MEMPHIS, Tenn. — Memphis star guard Ja Morant says he obviously made a terrible decision and many mistakes.
The two-time All-Star apologized again Tuesday.
"I'm completely sorry for that," Morant said after practice speaking for the first time since concluding his eight-game suspension by the NBA. "So, you know, my job now is, like I said, to be more responsible, more smarter, and don't cause any of that no more."
The next question is when Morant is back on the floor for the Grizzlies.
The NBA suspended Morant eight games for brandishing a gun in a social media video post at a Denver-area strip club on March 4. The eighth game was Saturday's win over the Golden State Warriors.
Morant was on the bench in street clothes Monday night when Memphis beat Dallas with the Grizzlies giving him time to condition himself after two weeks away from the team. Morant is expected to play Wednesday night at home against Houston.
During his absence, Memphis went 6-3 and returned to the second spot in the Western Conference just 3 1/2 games behind Denver.
Forward Dillon Brooks said Morant — seeing how the team has played recently — offered to come off the bench when he returns.
Brooks vehemently rejected that suggestion after the Grizzlies' 112-108 win over Dallas.
"I said; 'Hell, no.' You're too good of a player," Brooks said of the conversation. "You're the engine of this team, and I'm going to need you out there getting reps and getting acclimated to who you are as that third quarter, fourth quarter closer."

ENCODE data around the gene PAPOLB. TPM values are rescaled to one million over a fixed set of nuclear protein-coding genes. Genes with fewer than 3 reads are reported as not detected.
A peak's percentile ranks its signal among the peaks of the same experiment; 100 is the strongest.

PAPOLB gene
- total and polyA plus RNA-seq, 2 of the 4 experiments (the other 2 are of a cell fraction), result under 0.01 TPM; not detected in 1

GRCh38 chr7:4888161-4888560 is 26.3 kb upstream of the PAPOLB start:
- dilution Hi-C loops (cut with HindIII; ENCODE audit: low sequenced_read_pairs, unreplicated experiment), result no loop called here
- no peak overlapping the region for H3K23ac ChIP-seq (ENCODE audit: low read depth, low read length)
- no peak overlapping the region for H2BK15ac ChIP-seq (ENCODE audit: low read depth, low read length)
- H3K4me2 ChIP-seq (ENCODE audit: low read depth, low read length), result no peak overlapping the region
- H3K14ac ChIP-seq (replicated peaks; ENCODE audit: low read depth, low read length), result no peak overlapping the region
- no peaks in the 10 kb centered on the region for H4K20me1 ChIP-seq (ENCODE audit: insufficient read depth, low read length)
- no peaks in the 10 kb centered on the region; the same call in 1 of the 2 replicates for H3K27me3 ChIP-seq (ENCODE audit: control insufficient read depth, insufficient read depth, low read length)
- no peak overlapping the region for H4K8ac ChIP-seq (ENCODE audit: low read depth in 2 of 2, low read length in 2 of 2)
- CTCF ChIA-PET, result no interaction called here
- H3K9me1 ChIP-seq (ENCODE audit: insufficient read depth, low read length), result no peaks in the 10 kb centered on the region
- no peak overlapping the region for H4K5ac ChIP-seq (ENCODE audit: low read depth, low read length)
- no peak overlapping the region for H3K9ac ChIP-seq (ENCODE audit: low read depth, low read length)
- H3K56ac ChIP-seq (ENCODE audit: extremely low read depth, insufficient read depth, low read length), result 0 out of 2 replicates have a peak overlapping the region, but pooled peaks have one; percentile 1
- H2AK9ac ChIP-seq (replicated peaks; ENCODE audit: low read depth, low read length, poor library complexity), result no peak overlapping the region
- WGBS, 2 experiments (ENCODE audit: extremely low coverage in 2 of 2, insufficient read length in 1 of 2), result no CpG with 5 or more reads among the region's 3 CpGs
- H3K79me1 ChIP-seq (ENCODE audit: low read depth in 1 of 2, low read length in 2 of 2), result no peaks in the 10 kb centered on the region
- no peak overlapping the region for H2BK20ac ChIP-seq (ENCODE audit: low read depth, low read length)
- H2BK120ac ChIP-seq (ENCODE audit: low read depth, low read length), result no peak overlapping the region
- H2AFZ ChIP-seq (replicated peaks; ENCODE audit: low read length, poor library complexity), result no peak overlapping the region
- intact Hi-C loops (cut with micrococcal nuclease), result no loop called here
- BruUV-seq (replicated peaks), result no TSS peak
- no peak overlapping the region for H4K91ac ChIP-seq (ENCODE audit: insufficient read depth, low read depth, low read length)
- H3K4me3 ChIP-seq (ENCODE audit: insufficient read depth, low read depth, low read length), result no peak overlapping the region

That's the consensus in the Memphis locker room, including Tyus Jones, who replaced Morant at point guard. They don't see the Grizzlies' leading scorer needing to do anything to win back the trust of his teammates.
"We're looking forward to getting him back on the court, not necessarily putting the past behind us, but learning from the past and continuing to improve moving forward — for him, for this team," Jones said.
When Morant came to the Grizzlies bench just before the tipoff of Monday's game, the Memphis faithful gave him a standing ovation, a cheer that built as fans recognized him emerging from the tunnel from the locker room. Brooks said that shows what Morant means to the team and the city.
"He's the one who really put this city on the map," Brooks said. "We were a low-market team just roaming around the NBA. Now, we're one of the most talked-about teams in the NBA. We have a pride and a chip on our shoulder every single game.
"He doesn't have to prove nothing to us."